The Chapel of San Gennaro is especially stunning. You’ll need to buy a €10 ticket to enter the treasury, but it is well worth it. The Museum of the Treasure of San Gennaro holds one of the most valuable jewelry collections in the world. It’s said to be on par with the British crown jewels! An 18th-century bishops hat encrusted with emeralds, rubies, and over 3,000 diamonds is the star of the show. It’s accompanied by a matching necklace, golden chalices, bejeweled crosses, and a large number of solid silver statues.
Don’t miss the Basilica of Saint Restituta on the opposite side of the cathedral. Here you’ll find gilded 4th-century mosaics and the oldest baptistry in Western Europe.
Santa Chiara Monastery
This Franciscan monastic complex was constructed in the early 14th century by the reigning king of Naples. The cloister was given a Renaissance makeover in the 1700s, its façade painted with pastel scenes of the Old Testament. Its central courtyard is filled with lines of pillars and benches that are covered with beautiful majolica tiles.
The attached basilica was heavily restored after being nearly destroyed by bombs during WWII. Artifacts salvaged from the original church are displayed in a small museum. The complex includes an archeological dig site of a Roman bath dating to the 1st century. There is also a very nice gift shop. Click here for ticket prices and opening times.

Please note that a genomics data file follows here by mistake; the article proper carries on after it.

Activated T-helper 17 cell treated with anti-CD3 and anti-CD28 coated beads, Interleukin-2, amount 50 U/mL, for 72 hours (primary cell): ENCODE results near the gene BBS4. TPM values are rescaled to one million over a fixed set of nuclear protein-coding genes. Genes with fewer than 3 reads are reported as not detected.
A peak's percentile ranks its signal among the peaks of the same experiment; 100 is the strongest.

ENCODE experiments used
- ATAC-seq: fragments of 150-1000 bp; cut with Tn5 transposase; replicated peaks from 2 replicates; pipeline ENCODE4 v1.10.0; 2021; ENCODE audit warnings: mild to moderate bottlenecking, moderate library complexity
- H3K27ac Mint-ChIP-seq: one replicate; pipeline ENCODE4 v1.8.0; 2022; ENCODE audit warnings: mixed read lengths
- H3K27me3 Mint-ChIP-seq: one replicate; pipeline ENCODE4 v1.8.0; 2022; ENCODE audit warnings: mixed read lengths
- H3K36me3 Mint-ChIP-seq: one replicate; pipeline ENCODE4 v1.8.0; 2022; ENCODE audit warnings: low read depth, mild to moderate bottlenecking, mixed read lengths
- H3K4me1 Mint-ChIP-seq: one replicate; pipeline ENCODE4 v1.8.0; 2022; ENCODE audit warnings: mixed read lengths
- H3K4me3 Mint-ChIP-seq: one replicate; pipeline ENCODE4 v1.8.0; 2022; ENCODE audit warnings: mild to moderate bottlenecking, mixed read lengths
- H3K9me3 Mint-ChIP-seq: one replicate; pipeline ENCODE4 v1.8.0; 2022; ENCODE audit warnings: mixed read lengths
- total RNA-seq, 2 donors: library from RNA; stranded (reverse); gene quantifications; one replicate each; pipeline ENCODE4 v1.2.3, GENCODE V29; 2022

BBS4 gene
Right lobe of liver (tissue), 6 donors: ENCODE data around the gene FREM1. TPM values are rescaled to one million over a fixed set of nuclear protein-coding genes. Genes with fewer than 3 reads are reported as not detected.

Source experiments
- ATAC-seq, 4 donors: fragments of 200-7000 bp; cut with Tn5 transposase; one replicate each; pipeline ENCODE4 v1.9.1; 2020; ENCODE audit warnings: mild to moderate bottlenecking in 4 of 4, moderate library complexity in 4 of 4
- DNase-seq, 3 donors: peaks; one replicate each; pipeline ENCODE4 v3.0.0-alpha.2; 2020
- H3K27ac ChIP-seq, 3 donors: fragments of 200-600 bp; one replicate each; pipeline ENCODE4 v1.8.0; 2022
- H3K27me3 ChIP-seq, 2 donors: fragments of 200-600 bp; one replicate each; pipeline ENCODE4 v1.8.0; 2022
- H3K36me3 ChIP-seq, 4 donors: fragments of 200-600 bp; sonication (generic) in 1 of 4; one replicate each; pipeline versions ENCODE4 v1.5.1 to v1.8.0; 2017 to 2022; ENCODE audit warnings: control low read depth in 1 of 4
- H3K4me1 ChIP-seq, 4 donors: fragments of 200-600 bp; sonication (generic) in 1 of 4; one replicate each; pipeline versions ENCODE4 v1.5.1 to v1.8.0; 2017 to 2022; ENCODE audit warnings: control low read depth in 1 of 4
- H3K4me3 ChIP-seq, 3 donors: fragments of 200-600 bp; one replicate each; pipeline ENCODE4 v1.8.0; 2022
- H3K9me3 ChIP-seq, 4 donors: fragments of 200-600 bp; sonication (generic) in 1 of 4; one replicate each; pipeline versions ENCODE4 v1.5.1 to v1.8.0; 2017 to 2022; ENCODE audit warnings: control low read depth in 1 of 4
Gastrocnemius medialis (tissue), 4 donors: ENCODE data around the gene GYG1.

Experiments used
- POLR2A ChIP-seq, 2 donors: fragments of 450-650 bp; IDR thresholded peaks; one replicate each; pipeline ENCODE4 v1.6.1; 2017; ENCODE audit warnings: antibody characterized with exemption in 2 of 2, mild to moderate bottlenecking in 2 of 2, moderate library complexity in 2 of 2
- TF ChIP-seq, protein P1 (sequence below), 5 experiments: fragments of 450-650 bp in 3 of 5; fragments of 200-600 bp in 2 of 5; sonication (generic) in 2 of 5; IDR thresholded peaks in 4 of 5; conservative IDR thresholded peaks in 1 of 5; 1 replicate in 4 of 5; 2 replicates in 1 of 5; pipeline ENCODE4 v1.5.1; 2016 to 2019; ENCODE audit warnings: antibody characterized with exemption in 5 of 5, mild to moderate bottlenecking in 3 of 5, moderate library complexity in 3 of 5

Another top attraction in Naples is Cappella Sansevero, but I never made it inside. If I had, I would have seen the Veiled Christ which is considered one of the finest sculptures in the world. The marble masterpiece has pride of place in the Sansevero family’s private chapel, itself a work of art. If you want to visit and not waste a whole day waiting in line, buying tickets online is a must.
Dinner: Gino Sorbillo Pizzeria
Pizza was reportedly created in Naples in the 1700s, so of course that’s what I had to eat first. And Gino Sorbillo Pizzeria is considered by many to serve the very best. Sorbillo’s grandparents opened the pizzeria in the historic center in 1935. It was taken over by Gino and his brother Toto who perfected their craft using local organic ingredients.
Gino has been recognized as a pizza master by the Italian Ministry of Cultural Heritage and has been featured on several US cooking shows. Thus, word has definitely gotten out. I showed up right when the doors opened at 7pm and was seated right a way, but there was a long queue when I left. The surrounding bars have capitalized on this and serve drinks to the waiting crowd.